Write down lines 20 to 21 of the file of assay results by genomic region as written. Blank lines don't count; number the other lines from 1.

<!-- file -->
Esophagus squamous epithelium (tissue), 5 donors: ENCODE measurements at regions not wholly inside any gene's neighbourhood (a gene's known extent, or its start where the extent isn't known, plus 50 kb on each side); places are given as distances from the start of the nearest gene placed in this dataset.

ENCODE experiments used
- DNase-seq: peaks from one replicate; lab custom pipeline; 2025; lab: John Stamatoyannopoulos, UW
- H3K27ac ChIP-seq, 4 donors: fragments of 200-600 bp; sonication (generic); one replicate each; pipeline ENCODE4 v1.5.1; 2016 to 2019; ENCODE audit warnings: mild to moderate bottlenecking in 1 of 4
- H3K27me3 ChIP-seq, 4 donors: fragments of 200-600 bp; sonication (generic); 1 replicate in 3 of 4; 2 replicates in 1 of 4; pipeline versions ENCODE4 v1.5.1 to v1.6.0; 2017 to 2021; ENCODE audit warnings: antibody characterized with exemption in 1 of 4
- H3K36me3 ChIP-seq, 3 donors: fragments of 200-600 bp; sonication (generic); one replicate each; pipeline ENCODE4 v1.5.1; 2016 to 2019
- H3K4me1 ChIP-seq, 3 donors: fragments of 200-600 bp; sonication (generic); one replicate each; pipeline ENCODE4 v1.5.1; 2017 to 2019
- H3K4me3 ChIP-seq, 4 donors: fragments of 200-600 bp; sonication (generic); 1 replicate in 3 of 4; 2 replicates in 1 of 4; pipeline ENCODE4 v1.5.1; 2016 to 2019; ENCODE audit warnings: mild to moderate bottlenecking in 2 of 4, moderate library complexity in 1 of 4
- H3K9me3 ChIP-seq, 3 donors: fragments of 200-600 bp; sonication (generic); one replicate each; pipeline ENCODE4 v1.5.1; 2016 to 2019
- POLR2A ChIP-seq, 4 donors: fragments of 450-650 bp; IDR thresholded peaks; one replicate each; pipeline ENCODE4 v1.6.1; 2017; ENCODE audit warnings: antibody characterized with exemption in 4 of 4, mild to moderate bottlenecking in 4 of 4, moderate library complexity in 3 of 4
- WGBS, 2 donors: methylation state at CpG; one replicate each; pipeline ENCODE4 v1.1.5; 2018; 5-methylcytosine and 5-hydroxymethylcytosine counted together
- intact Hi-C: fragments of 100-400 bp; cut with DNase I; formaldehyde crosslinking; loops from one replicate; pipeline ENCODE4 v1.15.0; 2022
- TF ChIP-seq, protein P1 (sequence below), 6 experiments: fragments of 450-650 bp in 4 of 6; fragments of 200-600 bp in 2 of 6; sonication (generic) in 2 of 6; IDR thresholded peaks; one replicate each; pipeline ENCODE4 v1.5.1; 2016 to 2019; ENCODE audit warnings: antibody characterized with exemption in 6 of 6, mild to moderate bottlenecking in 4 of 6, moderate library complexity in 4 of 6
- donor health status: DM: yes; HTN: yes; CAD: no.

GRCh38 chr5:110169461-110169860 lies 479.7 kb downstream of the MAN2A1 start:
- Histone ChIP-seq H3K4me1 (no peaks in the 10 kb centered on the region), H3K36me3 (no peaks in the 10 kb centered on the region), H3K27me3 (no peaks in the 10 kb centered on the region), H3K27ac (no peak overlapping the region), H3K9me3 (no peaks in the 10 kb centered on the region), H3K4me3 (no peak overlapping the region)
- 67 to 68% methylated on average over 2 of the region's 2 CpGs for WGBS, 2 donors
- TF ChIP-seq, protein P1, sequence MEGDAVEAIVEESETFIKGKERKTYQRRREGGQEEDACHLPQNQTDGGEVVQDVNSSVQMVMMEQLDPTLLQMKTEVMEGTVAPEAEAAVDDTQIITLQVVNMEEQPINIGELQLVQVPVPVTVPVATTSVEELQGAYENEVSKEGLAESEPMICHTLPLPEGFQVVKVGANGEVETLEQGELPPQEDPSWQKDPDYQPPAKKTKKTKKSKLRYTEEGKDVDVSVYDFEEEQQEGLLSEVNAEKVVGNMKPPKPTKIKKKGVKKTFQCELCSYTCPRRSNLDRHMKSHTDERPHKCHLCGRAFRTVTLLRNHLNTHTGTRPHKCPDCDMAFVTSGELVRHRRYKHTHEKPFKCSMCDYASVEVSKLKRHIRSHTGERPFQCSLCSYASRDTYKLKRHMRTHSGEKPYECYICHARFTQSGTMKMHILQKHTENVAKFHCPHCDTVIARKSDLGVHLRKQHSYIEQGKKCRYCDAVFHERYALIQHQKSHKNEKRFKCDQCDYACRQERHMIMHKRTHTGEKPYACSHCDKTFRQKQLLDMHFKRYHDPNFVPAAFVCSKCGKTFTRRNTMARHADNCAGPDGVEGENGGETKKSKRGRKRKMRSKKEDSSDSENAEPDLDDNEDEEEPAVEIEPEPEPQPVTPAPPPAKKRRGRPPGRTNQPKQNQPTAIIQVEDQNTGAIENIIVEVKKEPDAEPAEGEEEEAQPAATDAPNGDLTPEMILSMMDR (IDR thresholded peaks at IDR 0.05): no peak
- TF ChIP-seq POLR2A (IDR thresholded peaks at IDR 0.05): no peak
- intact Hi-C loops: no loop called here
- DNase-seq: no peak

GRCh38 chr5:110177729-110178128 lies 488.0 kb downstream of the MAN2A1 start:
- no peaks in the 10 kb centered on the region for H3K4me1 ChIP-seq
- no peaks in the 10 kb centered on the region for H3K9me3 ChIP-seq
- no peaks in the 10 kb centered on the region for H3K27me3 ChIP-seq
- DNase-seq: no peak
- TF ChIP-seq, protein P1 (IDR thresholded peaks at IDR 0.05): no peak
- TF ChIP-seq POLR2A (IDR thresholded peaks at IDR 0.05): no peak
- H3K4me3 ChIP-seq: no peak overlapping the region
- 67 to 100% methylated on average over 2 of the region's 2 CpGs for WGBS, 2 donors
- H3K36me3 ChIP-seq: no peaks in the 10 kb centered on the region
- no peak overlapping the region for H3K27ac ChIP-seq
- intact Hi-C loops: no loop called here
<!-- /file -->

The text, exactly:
- intact Hi-C loops: no loop called here
- DNase-seq: no peak